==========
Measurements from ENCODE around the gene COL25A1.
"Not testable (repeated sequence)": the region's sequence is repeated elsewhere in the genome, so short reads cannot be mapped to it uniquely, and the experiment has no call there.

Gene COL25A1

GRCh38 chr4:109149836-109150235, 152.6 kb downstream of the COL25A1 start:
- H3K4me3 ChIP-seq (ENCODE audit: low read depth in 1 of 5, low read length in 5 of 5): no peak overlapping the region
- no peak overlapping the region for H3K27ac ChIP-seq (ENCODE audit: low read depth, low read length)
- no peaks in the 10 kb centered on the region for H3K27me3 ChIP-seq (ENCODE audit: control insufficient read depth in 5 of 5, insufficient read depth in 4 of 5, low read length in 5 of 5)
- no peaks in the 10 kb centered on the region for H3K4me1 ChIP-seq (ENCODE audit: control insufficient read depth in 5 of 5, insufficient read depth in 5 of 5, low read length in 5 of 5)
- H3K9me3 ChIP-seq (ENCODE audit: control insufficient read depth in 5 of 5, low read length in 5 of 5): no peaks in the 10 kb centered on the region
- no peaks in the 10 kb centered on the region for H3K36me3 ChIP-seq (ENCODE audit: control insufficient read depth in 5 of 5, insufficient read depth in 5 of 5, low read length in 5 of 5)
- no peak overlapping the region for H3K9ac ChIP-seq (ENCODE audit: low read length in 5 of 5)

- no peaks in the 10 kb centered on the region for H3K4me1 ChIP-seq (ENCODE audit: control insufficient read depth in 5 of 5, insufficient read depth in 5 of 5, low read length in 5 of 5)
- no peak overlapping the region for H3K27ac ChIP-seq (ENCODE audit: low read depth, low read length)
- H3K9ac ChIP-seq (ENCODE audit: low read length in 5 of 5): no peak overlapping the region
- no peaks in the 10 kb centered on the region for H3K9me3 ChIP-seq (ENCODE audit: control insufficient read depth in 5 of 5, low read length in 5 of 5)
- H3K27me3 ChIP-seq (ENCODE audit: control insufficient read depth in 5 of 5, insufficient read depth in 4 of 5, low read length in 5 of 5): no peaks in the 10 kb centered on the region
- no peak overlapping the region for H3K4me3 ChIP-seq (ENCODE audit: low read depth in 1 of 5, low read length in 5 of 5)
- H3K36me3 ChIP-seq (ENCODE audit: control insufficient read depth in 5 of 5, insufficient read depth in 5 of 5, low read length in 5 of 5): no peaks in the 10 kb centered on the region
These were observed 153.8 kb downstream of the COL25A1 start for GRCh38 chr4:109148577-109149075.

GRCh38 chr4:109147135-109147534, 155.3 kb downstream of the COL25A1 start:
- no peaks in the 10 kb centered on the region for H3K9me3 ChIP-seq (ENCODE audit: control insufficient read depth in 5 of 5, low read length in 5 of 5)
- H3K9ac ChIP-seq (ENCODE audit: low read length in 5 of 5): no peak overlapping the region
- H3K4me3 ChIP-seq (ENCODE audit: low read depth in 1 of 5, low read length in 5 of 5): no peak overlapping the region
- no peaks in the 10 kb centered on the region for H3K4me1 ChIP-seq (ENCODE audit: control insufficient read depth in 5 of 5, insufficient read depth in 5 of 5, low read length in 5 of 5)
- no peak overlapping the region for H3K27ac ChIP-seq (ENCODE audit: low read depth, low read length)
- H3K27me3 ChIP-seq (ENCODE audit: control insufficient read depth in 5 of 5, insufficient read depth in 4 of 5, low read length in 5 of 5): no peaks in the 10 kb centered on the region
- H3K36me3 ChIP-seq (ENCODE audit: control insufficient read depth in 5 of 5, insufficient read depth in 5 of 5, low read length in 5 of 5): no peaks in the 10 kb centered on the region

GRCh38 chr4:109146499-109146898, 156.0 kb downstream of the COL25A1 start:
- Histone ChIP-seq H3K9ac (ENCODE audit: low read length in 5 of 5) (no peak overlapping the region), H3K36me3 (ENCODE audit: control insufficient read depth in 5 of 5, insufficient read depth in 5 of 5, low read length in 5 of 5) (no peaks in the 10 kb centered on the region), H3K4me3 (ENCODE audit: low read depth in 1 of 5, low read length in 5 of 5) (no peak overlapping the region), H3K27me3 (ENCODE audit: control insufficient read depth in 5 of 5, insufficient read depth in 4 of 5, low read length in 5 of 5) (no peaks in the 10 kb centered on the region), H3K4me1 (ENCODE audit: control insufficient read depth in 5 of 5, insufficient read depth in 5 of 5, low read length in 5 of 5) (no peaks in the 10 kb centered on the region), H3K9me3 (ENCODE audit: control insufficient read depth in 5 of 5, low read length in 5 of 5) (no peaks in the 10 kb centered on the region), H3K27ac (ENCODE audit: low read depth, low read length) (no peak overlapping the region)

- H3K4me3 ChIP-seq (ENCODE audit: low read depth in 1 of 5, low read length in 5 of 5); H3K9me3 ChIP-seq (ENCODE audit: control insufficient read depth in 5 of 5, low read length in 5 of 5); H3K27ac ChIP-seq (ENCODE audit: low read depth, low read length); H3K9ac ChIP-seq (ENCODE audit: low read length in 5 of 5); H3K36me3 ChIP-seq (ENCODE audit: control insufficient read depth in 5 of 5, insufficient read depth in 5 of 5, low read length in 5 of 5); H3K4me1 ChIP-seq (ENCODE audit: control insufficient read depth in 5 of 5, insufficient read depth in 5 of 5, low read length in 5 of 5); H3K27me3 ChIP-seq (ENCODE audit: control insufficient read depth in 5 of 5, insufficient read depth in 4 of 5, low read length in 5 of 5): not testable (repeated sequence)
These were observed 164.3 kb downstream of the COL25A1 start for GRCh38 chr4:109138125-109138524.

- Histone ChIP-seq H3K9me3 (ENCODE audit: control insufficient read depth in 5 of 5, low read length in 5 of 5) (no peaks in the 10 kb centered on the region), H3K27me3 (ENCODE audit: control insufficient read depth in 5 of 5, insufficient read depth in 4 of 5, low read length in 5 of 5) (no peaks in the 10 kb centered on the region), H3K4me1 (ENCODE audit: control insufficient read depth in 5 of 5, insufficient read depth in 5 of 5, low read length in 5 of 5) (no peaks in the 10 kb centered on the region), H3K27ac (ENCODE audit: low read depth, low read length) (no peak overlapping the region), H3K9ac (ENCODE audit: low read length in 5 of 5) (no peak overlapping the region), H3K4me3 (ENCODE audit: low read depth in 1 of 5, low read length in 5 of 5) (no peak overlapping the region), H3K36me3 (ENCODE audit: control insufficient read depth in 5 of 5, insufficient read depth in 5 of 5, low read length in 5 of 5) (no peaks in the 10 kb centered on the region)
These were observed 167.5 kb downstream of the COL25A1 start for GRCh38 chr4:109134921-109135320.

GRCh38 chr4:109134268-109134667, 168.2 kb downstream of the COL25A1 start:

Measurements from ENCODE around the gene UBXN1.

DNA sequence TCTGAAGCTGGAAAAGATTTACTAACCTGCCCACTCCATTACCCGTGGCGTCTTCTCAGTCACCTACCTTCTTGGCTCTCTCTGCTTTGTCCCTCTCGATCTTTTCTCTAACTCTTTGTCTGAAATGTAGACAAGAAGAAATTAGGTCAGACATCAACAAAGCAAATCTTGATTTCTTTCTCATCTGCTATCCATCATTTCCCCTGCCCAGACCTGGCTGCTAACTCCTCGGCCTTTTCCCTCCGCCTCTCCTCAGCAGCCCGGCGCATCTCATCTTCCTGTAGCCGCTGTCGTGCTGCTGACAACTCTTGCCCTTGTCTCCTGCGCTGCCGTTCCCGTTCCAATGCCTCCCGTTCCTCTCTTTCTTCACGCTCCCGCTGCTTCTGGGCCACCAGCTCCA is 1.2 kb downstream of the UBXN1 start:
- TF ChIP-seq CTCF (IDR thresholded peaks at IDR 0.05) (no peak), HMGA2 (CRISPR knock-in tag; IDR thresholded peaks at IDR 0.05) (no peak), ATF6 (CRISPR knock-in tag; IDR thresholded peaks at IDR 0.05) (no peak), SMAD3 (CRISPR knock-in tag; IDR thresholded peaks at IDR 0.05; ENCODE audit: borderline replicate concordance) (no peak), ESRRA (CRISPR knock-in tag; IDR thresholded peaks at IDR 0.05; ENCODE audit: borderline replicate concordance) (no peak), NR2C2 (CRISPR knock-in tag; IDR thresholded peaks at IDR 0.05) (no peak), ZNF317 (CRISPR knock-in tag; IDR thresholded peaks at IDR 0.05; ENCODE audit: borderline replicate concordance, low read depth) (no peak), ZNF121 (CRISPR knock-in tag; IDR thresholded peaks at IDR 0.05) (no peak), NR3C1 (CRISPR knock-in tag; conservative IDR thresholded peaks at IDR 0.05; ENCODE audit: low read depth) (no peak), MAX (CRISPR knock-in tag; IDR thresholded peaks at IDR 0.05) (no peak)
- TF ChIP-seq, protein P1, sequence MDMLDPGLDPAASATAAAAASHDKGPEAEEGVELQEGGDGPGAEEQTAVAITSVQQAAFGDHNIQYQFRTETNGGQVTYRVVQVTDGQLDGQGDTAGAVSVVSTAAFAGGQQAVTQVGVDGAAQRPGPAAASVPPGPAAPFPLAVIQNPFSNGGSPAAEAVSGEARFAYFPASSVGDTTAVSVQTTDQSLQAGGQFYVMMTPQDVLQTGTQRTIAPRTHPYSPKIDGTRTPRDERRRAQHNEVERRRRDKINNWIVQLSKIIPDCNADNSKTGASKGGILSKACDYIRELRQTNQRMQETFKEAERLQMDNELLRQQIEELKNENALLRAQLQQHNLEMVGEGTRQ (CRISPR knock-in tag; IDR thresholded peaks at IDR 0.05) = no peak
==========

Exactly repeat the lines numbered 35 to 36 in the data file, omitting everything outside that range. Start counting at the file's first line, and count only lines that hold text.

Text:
Measurements from ENCODE around the gene UBXN1.

DNA sequence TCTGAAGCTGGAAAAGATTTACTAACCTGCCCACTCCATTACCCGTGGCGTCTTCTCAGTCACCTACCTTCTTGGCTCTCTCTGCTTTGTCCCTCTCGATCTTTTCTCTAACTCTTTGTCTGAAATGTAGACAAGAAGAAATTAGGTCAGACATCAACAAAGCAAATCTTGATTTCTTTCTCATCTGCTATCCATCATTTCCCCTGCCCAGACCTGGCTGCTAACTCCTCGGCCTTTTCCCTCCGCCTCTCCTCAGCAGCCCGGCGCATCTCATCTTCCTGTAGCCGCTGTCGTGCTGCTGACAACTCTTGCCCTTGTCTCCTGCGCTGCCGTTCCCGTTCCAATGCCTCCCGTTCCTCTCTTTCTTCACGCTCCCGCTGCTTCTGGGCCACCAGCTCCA is 1.2 kb downstream of the UBXN1 start: